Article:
Alcohol poisoning and alcohol-related liver diseases are major contributors to the recently identified spike in mortality among middle aged, white Americans. Alcohol is the fourth leading cause of preventable death in the United States, claiming nearly 88,000 lives a year, according to the Centers for Disease Control and Prevention (CDC).

Across the country, the share of adults who drink to excess varies widely. While nationwide, 18% of adults drink unhealthy amounts of alcohol on average, only 9.2% do in Provo-Orem, Utah, and as many as 26.8% do in Appleton, Wisconsin. To identify the drunkest and least drunk cities in the United States, 24/7 Wall St. reviewed self-reported binge and heavy drinking rates among adults in U.S. metro areas from County Health Rankings & Roadmaps, a Robert Wood Johnson Foundation and University of Wisconsin Population Health Institute joint program.

Excessive drinking can take the form of binge drinking or heavy drinking. The CDC defines binge drinking as consuming four or more drinks for women and five or more drinks for men during a single sitting. Heavy drinking is defined as some 15 or more drinks consumed per week for men and eight or more drinks for women.

Excessive alcohol consumption can lead to serious and often fatal health consequences. According to the CDC, negative health outcomes associated with heavy drinking include liver disease, neurological damage, and cardiovascular diseases.

60. Boston-Cambridge-Newton, MA-NH

> Pct. adults drinking to excess: 20.5%
> Pct. driving deaths involving alcohol: 30.9%
> Premature death: 258.50
> Median household income: $75,667

Excessive alcohol consumption is only one aspect of a less healthy lifestyle, and it alone may not lead to poorer health. In fact, many of the cities with a relatively high share of binge and heavy drinkers actually rank better than most U.S. cities in certain health measures, reporting less frequent physically and mentally unhealthy days and lower premature death rates. This is likely because cities with the highest binge drinking rates also tend to have higher incomes, higher insurance coverage rates, more physically active populations, and lower smoking rates than the cities with the lowest binge drinking rates, which may help to offset or mitigate the harms from alcohol abuse.

While excessive drinking rates may not lead to overall poorer health, it can lead to riskier behavior. Drunk driving accounts for 31.0% of roadway fatalities nationwide. In many of the cities with the highest excessive drinking rates, the share of deadly car accidents attributable to alcohol is far higher. In Green Bay, Wisconsin, for example, a city where over a quarter of adults drink excessively, 47.5% of fatal car accidents involve alcohol, the seventh highest share in the country. Meanwhile, only a quarter of the cities with the lowest excessive drinking rates have a higher than average share of alcohol-related roadway fatalities.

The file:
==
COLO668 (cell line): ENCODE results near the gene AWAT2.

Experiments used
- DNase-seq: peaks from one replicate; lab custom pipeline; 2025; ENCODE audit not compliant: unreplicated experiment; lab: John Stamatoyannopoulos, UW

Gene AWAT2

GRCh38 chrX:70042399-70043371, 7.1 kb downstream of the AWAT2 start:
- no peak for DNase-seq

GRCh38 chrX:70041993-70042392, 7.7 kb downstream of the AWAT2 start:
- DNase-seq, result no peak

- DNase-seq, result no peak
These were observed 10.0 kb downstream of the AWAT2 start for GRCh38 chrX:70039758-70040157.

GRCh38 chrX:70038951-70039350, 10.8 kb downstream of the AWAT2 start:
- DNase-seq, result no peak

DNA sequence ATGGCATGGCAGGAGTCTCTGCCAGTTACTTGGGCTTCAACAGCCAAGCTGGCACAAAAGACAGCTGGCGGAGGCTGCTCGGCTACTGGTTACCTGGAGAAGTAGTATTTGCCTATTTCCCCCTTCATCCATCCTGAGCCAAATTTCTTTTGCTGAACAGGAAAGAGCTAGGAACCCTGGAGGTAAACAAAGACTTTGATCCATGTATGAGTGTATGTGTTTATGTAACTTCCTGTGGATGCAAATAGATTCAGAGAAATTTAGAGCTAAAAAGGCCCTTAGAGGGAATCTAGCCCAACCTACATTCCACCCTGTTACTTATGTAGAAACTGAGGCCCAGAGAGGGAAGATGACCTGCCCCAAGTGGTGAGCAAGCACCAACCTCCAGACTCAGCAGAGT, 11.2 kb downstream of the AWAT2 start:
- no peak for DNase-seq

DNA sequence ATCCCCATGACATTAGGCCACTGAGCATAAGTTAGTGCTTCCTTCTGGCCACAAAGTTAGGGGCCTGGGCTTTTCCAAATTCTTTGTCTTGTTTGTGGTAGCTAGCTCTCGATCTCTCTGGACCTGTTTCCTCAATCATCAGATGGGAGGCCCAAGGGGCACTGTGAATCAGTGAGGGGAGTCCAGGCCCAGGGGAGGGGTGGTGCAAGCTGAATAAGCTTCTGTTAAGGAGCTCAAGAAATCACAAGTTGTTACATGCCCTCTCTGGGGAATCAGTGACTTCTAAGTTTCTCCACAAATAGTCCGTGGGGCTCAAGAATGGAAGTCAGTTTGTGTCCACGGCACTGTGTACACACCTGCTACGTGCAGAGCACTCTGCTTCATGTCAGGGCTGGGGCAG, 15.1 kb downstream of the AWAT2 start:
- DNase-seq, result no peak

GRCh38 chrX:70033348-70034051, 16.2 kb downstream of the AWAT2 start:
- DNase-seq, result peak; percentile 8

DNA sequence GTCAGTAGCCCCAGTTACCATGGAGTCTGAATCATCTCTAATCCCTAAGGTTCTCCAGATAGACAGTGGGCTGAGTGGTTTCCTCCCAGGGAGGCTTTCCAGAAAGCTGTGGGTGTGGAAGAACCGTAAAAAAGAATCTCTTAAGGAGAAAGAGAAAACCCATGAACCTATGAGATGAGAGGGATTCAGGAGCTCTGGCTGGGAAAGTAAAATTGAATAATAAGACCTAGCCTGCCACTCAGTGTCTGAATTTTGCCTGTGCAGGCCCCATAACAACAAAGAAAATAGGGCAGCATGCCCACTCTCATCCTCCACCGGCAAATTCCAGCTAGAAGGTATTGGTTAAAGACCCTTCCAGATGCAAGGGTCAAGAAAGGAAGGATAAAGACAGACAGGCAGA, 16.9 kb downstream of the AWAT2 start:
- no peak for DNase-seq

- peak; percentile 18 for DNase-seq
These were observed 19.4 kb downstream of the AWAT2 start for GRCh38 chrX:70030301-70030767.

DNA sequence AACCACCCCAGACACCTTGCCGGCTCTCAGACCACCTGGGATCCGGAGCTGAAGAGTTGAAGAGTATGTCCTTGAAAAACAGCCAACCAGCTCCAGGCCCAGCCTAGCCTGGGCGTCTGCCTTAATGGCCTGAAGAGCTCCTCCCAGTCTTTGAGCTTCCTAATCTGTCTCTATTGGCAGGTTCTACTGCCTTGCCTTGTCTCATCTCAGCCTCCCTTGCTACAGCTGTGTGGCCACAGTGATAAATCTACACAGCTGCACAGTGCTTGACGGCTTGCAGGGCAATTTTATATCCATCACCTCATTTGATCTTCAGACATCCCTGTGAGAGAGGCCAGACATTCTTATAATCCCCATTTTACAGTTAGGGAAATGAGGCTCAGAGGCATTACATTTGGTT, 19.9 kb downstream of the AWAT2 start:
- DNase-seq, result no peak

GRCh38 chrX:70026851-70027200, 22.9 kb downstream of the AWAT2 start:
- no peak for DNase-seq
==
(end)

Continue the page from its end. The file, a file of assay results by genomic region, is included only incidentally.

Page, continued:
While a recent report published by the CDC found that alcohol consumption takes a tremendous $249 billion toll on the economy, alcohol can also be a boon for certain local businesses. There are an average of 1.6 bars for every 10,000 residents across the metro areas examined. With the exception of Corvallis, Oregon, each of the 20 cities with the highest excessive drinking rates has at least that many bars per capita. The Lacrosse-Onalaska metro area, parts of which are in Wisconsin and Minnesota, is the city with the sixth highest excessive drinking rate. The region has 6.9 bars for every 10,000 residents, more than any other U.S. metro area. Perhaps not surprisingly, the vast majority of the 20 cities with the lowest drinking rates have fewer than one bar for every 10,000 residents.

Alcohol is expensive, and the CDC reports that binge drinking is more common in households that earn at least $75,000 a year. While the median household income in the majority of cities with the highest excessive drinking rates is roughly in line with the $53,657 national median, the cities with the lowest excessive drinking rates tend to be relatively poor. Three-quarters of the cities with the lowest excessive drinking rates have a higher poverty rate than the nation as a whole.

To identify the U.S. cities with the highest and lowest excessive drinking rates, 24/7 Wall St. reviewed the percentage of adults who report binge or heavy drinking across 381 metro areas. Metro level data were aggregated from county level data provided by County Health Rankings & Roadmaps, a Robert Wood Johnson Foundation and University of Wisconsin Population Health Institute joint program. All data are as of the most recent available year. Median household income and poverty data came from the U.S. Census Bureau’s American Community Survey. The number of bars per capita came from the Bureau of Labor Statistics. Health outcomes, including the number of potential lives lost per 100,000 people due to premature death annually and the percentage of adults who report fair or poor health were also aggregated from county-level data obtained from County Health Rankings & Roadmaps.

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